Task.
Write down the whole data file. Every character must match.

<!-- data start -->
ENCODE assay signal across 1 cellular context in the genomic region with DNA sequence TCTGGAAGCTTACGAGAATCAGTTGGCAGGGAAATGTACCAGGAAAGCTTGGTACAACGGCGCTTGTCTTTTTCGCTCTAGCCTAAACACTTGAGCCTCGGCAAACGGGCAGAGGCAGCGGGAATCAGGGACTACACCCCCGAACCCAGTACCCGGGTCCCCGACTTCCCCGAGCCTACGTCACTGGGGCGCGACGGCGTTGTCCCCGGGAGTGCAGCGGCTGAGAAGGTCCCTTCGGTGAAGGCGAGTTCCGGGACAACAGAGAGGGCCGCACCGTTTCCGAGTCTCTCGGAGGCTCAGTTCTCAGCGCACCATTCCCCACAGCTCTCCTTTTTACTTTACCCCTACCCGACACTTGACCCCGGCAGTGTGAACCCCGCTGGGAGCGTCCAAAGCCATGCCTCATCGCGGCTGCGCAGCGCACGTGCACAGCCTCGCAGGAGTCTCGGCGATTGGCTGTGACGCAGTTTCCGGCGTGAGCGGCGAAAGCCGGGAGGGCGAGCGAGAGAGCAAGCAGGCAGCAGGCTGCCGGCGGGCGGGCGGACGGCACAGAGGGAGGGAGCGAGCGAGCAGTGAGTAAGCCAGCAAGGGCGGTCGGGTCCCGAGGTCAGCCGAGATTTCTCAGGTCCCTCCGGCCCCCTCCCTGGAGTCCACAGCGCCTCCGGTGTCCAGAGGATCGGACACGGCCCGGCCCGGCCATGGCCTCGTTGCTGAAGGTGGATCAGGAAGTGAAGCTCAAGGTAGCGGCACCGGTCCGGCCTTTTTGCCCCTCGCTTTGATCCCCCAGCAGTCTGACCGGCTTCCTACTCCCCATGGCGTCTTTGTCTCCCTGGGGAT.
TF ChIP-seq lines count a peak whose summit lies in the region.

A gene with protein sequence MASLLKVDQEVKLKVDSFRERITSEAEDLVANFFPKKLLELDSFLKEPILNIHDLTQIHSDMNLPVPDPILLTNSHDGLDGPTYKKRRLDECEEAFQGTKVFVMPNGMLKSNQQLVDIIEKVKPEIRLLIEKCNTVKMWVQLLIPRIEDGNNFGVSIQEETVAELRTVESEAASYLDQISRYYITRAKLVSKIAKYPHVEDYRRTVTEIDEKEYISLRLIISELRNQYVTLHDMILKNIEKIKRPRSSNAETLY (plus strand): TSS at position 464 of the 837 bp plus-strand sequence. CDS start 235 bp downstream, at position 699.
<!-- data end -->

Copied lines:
ENCODE assay signal across 1 cellular context in the genomic region with DNA sequence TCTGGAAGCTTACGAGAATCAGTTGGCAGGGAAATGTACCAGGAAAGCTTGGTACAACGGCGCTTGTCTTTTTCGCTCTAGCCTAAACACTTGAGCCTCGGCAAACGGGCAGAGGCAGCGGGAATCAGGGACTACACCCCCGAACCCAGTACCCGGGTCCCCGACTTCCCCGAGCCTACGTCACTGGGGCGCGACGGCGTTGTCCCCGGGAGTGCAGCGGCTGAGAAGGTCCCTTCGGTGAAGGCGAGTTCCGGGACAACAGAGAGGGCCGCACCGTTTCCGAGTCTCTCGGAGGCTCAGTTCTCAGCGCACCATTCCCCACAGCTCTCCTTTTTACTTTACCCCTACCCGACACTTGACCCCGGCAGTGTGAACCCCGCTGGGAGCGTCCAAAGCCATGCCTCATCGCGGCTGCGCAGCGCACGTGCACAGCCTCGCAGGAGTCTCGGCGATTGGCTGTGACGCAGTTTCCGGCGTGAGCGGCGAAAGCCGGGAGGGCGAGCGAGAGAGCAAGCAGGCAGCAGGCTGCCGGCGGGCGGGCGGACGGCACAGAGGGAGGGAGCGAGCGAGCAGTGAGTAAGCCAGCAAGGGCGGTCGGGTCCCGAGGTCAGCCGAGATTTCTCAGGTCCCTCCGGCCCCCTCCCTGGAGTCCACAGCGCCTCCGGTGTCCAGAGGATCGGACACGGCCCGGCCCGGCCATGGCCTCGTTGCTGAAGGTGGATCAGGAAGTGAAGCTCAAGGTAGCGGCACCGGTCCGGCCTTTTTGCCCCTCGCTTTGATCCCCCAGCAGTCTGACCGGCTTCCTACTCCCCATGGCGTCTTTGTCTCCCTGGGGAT.
TF ChIP-seq lines count a peak whose summit lies in the region.

A gene with protein sequence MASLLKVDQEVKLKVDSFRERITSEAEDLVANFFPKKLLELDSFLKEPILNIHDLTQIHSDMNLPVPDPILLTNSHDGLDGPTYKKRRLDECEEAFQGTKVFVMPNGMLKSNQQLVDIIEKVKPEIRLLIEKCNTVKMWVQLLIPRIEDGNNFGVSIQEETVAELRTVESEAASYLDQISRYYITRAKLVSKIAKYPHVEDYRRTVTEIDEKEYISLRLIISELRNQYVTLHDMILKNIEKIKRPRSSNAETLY (plus strand): TSS at position 464 of the 837 bp plus-strand sequence. CDS start 235 bp downstream, at position 699.